In a joint project, three Web sites which have promoted African-American literature for more than a decade—AALBC.com, Cushcity.com, and Mosaicbooks.com—have launched the Power List, a national bestseller list focused on books read by African-Americans. The stated mission of the Power List is “to promote African-American literature; to assess the reading habits of African Americans; and to report those findings to the public.”
For now, the list will be released quarterly, on the fourth Monday in the month following each calendar quarter. The spring 2013 list categories are hardcover fiction, hardcover nonfiction, paperback fiction and paperback nonfiction. Bestselling e-books and classics will be added in future editions.
The Spring 2013 Power List: Paperback Fiction: #1. Friends & Foes by ReShonda Tate Billingsley and Victoria Christopher (Gallery Books). Paperback Nonfiction: #1. Act Like a Lady, Think Like a Man by Steve Harvey (Amistad). Hardcover Fiction: #1 The Man in 3B by Carl Weber (Grand Central Publishing). Hardcover Nonfiction: #1 Manology: Secrets of Your Man’s Mind Revealed by Tyrese Gibson and Rev. Run (Touchstone).
The complete spring 2013 lists can be viewed at the Power List site, www.powerlist.info, with a link for anyone wishing to publish the list. The next list will come out on the fourth Monday in July, and notifications will go out via social media as well as e-mail, to the trio’s media lists of libraries, bookstores, book clubs, authors, and reviewers.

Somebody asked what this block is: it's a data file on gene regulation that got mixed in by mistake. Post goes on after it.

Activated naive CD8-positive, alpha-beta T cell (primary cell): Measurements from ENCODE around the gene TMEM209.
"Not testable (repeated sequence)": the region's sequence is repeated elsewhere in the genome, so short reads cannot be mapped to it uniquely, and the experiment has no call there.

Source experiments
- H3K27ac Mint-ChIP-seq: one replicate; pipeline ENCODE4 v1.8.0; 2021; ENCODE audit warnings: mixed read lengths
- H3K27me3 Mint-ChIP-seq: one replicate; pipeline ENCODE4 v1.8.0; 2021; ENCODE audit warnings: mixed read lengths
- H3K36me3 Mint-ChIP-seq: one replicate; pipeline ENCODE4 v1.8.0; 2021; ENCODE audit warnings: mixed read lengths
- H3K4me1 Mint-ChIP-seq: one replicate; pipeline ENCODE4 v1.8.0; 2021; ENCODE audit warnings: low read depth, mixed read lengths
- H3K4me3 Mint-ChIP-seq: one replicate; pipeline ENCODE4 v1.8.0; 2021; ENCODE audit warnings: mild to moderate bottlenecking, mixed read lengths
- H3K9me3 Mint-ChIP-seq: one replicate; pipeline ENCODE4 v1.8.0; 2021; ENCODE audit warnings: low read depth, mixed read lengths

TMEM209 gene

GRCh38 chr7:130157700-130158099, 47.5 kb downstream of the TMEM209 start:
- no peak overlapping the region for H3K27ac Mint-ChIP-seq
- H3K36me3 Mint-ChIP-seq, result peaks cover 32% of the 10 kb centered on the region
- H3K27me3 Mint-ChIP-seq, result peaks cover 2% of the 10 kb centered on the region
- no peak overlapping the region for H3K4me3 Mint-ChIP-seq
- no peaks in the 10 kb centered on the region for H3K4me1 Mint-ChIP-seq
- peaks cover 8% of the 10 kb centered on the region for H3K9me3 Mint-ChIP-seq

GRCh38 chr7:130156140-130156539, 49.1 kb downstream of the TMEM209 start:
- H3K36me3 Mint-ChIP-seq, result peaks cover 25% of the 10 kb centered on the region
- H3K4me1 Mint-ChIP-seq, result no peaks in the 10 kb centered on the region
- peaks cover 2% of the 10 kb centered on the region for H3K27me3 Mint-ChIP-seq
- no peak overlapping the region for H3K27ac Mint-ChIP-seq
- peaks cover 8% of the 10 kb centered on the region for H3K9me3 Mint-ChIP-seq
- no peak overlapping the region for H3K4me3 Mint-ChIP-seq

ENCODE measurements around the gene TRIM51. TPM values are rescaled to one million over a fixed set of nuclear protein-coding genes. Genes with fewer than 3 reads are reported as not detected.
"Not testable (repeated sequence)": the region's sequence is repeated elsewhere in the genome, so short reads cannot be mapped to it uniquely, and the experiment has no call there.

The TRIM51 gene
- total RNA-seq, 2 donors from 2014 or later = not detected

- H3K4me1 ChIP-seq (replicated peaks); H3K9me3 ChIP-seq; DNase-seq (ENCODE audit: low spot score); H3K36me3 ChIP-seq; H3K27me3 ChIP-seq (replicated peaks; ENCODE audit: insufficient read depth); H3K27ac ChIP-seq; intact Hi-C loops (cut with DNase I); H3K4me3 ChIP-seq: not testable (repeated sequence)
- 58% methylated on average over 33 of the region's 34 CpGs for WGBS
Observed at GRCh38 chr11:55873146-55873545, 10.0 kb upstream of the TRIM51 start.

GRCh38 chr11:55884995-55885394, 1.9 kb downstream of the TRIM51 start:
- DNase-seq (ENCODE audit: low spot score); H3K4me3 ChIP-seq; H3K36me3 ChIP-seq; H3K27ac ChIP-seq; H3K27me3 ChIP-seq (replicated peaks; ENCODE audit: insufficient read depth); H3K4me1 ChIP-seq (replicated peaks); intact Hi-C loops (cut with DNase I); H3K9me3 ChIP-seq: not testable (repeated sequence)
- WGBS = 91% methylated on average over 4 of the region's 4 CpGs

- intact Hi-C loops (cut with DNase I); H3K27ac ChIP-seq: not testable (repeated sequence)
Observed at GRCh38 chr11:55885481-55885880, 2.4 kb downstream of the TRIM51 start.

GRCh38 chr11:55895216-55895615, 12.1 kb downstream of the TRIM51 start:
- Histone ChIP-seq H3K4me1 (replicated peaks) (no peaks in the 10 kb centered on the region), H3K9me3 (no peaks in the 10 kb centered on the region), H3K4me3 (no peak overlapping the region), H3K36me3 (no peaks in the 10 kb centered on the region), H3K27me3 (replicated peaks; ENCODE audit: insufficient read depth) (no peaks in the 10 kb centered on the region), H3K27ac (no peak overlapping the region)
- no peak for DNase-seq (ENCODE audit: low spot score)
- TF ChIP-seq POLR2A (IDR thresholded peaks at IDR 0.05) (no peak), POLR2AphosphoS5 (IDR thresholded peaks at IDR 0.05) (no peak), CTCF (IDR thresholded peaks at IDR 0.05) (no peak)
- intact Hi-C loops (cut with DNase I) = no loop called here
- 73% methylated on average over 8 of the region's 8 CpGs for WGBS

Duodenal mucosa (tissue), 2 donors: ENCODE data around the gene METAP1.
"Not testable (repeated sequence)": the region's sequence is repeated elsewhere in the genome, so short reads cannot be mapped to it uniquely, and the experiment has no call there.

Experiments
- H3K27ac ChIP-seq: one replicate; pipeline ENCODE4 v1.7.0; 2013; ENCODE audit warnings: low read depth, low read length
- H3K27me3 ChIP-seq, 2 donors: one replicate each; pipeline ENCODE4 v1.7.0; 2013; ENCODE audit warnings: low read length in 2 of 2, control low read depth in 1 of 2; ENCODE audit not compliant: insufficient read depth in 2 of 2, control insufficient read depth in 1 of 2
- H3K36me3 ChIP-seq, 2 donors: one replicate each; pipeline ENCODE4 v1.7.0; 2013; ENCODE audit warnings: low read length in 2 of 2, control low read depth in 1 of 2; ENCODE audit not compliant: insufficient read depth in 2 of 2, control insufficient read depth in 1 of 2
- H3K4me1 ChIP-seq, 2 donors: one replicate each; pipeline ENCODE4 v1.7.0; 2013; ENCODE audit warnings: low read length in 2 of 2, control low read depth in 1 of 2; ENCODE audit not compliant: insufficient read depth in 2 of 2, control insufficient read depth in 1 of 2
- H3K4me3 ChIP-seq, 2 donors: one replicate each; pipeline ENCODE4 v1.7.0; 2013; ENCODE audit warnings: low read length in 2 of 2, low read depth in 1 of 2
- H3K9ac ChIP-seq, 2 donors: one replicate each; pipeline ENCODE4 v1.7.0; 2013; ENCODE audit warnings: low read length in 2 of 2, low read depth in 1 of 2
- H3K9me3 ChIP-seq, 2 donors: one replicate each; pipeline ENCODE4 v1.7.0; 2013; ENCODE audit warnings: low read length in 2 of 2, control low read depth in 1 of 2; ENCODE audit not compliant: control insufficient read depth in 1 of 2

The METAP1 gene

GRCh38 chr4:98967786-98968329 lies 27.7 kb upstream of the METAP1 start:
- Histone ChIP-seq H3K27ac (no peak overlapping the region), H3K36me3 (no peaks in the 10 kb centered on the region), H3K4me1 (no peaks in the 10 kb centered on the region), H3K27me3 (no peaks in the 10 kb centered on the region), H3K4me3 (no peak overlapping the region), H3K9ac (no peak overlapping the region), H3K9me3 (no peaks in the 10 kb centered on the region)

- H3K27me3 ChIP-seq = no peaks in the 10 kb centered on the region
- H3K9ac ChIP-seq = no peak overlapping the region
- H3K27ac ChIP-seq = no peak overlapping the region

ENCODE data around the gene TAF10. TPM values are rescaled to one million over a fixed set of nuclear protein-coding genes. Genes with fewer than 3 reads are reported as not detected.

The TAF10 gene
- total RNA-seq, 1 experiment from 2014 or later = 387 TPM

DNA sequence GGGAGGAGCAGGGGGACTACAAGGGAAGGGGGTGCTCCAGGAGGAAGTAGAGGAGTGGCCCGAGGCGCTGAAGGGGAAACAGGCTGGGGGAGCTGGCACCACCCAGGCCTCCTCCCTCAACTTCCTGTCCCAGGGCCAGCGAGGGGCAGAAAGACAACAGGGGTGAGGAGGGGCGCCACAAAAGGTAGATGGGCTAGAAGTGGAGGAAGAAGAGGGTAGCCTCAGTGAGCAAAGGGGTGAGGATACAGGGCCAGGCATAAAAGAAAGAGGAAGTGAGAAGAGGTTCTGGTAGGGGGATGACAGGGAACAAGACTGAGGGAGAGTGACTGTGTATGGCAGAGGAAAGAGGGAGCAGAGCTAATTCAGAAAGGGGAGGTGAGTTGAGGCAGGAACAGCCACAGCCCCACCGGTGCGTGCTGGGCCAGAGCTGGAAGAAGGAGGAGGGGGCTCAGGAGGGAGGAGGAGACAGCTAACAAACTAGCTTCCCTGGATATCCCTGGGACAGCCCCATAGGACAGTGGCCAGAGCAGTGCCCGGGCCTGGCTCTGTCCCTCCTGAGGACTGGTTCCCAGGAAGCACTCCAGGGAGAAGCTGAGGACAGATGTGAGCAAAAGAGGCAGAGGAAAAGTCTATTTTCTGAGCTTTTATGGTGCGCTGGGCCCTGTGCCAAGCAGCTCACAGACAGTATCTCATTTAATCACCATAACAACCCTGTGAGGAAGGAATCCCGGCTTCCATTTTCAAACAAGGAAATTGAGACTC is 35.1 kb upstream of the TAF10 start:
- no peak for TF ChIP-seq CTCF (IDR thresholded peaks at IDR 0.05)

According to Cushcity.com founder Gwen Richardson, the lists are compiled from survey responses from her company’s proprietary list of 1,200 African American book clubs; online booksellers; and related Facebook pages such as Cushcity.com and the National Black Book Festival, of which Richardson is national coordinator. Some of the book clubs are new; others have been around for as long as 20 years. “And they do respond; they like being part of the survey," she said.
The list is quarterly because “the results don’t change much from month to month,” explained Richardson, citing the former Essence bestseller list and the Black Expressions bestseller list as examples. “As a bookseller, I participated in the Essence list for five years. Even then, it was more narrow because they had 20 to 25 black bookstores they would survey monthly. [Eventually], so much of the book buying had gone online that the bookstore survey method was not fully reflective. Because our survey includes the book clubs, it really gives a good picture, and the random sampling on Facebook helps.”
“African-American book clubs are well-established in urban communities across America,” said AALBC.com founder Troy Johnson. “The survey results tell us not only which black authors are gaining traction among black readers, but they also let us know which non-black authors have garnered their attention.”
“Ron and Troy and I have lists,” Richardson said. “Between the three of us, we reach a lot of folks!”